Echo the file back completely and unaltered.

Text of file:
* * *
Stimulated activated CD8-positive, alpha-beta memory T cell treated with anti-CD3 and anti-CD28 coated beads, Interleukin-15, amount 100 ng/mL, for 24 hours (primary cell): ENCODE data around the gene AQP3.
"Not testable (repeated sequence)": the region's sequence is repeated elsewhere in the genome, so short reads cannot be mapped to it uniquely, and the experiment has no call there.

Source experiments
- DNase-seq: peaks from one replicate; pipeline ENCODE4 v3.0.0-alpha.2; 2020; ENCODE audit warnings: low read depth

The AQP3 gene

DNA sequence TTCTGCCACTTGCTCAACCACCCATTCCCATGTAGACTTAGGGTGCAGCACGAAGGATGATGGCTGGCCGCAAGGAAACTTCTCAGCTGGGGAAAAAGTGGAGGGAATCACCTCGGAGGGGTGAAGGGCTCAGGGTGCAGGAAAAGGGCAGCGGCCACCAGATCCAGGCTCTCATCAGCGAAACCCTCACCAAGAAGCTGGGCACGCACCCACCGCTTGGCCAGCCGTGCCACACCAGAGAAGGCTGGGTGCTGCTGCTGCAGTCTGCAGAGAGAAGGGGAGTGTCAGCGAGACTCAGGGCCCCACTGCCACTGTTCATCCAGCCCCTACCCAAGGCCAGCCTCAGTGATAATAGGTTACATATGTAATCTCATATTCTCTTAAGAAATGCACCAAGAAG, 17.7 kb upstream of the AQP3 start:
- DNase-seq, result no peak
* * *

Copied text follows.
Stimulated activated CD8-positive, alpha-beta memory T cell treated with anti-CD3 and anti-CD28 coated beads, Interleukin-15, amount 100 ng/mL, for 24 hours (primary cell): ENCODE data around the gene AQP3.
"Not testable (repeated sequence)": the region's sequence is repeated elsewhere in the genome, so short reads cannot be mapped to it uniquely, and the experiment has no call there.

Source experiments
- DNase-seq: peaks from one replicate; pipeline ENCODE4 v3.0.0-alpha.2; 2020; ENCODE audit warnings: low read depth

The AQP3 gene

DNA sequence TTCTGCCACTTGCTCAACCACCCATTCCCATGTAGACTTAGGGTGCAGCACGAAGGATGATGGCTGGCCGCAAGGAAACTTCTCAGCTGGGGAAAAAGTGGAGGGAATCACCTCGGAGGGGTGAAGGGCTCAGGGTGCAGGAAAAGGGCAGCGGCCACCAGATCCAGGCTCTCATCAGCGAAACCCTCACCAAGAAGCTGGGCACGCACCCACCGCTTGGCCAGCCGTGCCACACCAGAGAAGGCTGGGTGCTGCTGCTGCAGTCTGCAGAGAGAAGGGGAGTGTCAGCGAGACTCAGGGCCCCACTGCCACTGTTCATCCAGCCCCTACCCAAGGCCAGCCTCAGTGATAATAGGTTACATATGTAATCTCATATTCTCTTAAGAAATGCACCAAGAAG, 17.7 kb upstream of the AQP3 start:
- DNase-seq, result no peak